777 Posts
I agree, the foreign junk that can accumulate in a few short months when exposed to dirty environments is truly amazing. I’ve had Spruce and Fir needles in action more than once.

On the brighter side, folks who carry in a clean office environment and CC in their underwear, only have to worry about pubic hair... :)
 

·
Registered
Joined
·
21 Posts
If you need air to blow out the channels and don't have a compressor use canned air that we use to clean computers. Has long plastic tube you can put all the way to the back of the channel so you clean from inside to out.
 

·
Registered
Joined
·
29 Posts
Discussion Starter #31 (Edited)
If you need air to blow out the channels and don't have a compressor use canned air that we use to clean computers. Has long plastic tube you can put all the way to the back of the channel so you clean from inside to out.
"What's up Doc" <grin> ...

You may have missed some parts of this thread. The concern is the accumulation of foreign matter during an extended period of time when we are unable to both conduct routine maintenance or have access to the proper tools while on the the road (otr). If the foreign unwanted matter has accumulated, then begins to attract moisture in cold weather (ultimately hardening), we doubt that any source of air is going to help dislodge that cocktail as we described. We have come to the conclusion that chemical resistant 'tube-brushes' with some 'Gun Scrubber' (if needed), will dislodge stubborn or semi-hardened/frozen material from the inside of the channels is beneficial. Besides, canned air does not have all that much psi.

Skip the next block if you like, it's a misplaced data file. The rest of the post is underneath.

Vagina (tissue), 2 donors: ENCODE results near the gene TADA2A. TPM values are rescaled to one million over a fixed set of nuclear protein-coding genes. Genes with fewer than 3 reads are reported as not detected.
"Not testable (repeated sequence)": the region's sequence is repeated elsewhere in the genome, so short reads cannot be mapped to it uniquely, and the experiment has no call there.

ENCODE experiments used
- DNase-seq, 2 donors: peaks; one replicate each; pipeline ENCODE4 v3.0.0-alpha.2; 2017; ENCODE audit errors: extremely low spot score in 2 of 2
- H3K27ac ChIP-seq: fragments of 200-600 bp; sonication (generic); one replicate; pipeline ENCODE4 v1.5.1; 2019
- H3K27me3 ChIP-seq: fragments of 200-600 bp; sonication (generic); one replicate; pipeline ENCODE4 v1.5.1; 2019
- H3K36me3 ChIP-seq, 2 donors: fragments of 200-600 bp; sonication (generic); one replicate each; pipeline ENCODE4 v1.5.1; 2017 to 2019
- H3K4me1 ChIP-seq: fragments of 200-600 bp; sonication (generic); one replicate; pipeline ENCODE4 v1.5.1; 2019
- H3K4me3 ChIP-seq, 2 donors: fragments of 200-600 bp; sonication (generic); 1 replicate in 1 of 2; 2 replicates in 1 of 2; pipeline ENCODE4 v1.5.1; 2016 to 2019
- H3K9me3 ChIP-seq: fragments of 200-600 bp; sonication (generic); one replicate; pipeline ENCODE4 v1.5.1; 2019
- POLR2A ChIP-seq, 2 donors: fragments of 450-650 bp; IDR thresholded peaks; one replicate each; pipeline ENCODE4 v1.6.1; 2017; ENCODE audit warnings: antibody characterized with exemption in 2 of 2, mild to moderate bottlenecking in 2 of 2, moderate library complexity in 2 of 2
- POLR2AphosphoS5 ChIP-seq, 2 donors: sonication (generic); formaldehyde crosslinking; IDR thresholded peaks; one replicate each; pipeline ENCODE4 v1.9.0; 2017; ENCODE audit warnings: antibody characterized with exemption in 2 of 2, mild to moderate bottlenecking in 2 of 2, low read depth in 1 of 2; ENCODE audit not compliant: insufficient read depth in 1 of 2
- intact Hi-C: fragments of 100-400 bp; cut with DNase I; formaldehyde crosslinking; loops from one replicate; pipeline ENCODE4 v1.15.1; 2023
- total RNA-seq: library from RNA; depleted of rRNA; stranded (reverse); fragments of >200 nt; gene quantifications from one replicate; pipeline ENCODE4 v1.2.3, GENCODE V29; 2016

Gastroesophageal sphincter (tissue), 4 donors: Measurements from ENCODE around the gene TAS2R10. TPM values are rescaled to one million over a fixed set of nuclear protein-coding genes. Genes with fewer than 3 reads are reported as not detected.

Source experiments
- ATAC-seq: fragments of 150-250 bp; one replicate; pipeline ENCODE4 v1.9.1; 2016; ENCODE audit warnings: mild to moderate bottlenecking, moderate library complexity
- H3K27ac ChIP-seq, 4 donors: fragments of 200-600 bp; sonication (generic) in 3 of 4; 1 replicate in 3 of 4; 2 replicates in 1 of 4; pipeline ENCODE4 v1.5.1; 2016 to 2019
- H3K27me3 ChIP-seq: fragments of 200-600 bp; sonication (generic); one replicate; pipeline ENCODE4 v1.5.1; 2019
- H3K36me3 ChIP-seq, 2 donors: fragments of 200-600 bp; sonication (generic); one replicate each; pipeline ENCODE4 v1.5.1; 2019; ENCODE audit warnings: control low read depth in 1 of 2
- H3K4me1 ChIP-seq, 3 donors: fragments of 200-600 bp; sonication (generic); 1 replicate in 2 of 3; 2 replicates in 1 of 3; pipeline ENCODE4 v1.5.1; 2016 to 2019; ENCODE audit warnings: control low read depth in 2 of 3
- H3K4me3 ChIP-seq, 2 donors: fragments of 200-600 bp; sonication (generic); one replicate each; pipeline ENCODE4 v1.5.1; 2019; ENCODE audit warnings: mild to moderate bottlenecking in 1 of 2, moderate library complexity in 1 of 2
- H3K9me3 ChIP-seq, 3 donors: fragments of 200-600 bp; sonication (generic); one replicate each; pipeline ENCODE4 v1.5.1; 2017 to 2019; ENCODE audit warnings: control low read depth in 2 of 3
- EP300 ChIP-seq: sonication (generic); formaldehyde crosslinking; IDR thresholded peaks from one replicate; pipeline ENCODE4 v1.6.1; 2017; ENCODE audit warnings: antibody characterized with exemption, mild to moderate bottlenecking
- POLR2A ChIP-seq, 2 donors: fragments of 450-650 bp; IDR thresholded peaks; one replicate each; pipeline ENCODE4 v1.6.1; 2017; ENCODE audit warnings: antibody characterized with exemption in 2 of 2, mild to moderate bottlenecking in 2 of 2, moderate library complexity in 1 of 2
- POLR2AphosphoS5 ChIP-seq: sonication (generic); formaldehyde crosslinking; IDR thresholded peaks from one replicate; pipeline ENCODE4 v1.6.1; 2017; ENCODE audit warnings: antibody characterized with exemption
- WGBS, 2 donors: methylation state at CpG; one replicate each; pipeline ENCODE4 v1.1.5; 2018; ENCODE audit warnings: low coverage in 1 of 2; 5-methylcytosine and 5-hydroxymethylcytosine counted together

We will post the final solution once we have these brushes and their specification; for those who interested.
 

·
Registered
Joined
·
21,518 Posts
I was thinking a sand blasting machine with some glass bead and about 4000 psi
 

·
Registered
Joined
·
21 Posts
Was commenting on the post where someone had loosened the grung at the bottom of the channel and was worried about getting it out and not just packing it down again. They also didn't have a compressed air source available or were worried it would be comtaminated with chemicals.
 

·
Registered
Joined
·
222 Posts
cleaning the firing pin and extractor pin channels is really fairly easy. there are no blind channels involved when extractor , firing pin block and firing pin are removed. i just run the wood handle q tips through until clean then blow with canned compressed air. you should not use any solvents unless you pull the firing pin liner first. then the whole slide can be cleaned with solvent. if gun is not over oiled there should nothing in these channels except powder residue. i don't think any kind of brush should be put into firing pin channel due to the plastic liner as it could be damaged.
 

·
Registered
Joined
·
29 Posts
Discussion Starter #36 (Edited)